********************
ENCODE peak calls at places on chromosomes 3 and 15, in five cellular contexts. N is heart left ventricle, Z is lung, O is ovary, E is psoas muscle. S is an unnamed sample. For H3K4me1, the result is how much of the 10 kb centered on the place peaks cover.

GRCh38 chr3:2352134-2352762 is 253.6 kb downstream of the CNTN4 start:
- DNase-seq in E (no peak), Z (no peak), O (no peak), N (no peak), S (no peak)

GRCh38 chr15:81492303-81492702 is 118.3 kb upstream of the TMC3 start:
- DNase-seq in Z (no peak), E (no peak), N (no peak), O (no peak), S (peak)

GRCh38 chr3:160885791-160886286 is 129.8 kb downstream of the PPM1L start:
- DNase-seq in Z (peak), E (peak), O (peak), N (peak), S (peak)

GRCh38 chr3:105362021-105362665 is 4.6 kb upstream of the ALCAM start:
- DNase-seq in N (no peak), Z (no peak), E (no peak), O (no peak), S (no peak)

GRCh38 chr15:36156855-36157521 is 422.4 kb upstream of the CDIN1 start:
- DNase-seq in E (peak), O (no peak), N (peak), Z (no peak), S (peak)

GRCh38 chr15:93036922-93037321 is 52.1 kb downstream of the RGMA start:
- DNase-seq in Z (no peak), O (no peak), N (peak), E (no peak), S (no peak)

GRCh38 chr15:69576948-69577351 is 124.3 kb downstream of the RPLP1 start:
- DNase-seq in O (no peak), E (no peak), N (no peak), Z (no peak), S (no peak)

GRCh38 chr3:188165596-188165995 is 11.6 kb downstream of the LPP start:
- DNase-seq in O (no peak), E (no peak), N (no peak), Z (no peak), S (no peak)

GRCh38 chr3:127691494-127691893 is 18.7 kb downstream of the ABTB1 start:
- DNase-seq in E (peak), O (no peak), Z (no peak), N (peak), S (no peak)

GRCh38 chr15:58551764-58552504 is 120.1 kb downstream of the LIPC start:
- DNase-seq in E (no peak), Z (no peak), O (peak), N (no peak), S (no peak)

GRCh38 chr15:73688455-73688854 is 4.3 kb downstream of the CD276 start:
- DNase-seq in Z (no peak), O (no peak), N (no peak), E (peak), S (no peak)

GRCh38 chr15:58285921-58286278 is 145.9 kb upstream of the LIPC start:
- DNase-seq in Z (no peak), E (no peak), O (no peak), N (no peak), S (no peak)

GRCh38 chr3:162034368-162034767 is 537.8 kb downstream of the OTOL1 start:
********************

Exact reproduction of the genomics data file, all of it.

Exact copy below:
ENCODE peak calls at places on chromosomes 3 and 15, in five cellular contexts. N is heart left ventricle, Z is lung, O is ovary, E is psoas muscle. S is an unnamed sample. For H3K4me1, the result is how much of the 10 kb centered on the place peaks cover.

GRCh38 chr3:2352134-2352762 is 253.6 kb downstream of the CNTN4 start:
- DNase-seq in E (no peak), Z (no peak), O (no peak), N (no peak), S (no peak)

GRCh38 chr15:81492303-81492702 is 118.3 kb upstream of the TMC3 start:
- DNase-seq in Z (no peak), E (no peak), N (no peak), O (no peak), S (peak)

GRCh38 chr3:160885791-160886286 is 129.8 kb downstream of the PPM1L start:
- DNase-seq in Z (peak), E (peak), O (peak), N (peak), S (peak)

GRCh38 chr3:105362021-105362665 is 4.6 kb upstream of the ALCAM start:
- DNase-seq in N (no peak), Z (no peak), E (no peak), O (no peak), S (no peak)

GRCh38 chr15:36156855-36157521 is 422.4 kb upstream of the CDIN1 start:
- DNase-seq in E (peak), O (no peak), N (peak), Z (no peak), S (peak)

GRCh38 chr15:93036922-93037321 is 52.1 kb downstream of the RGMA start:
- DNase-seq in Z (no peak), O (no peak), N (peak), E (no peak), S (no peak)

GRCh38 chr15:69576948-69577351 is 124.3 kb downstream of the RPLP1 start:
- DNase-seq in O (no peak), E (no peak), N (no peak), Z (no peak), S (no peak)

GRCh38 chr3:188165596-188165995 is 11.6 kb downstream of the LPP start:
- DNase-seq in O (no peak), E (no peak), N (no peak), Z (no peak), S (no peak)

GRCh38 chr3:127691494-127691893 is 18.7 kb downstream of the ABTB1 start:
- DNase-seq in E (peak), O (no peak), Z (no peak), N (peak), S (no peak)

GRCh38 chr15:58551764-58552504 is 120.1 kb downstream of the LIPC start:
- DNase-seq in E (no peak), Z (no peak), O (peak), N (no peak), S (no peak)

GRCh38 chr15:73688455-73688854 is 4.3 kb downstream of the CD276 start:
- DNase-seq in Z (no peak), O (no peak), N (no peak), E (peak), S (no peak)

GRCh38 chr15:58285921-58286278 is 145.9 kb upstream of the LIPC start:
- DNase-seq in Z (no peak), E (no peak), O (no peak), N (no peak), S (no peak)

GRCh38 chr3:162034368-162034767 is 537.8 kb downstream of the OTOL1 start: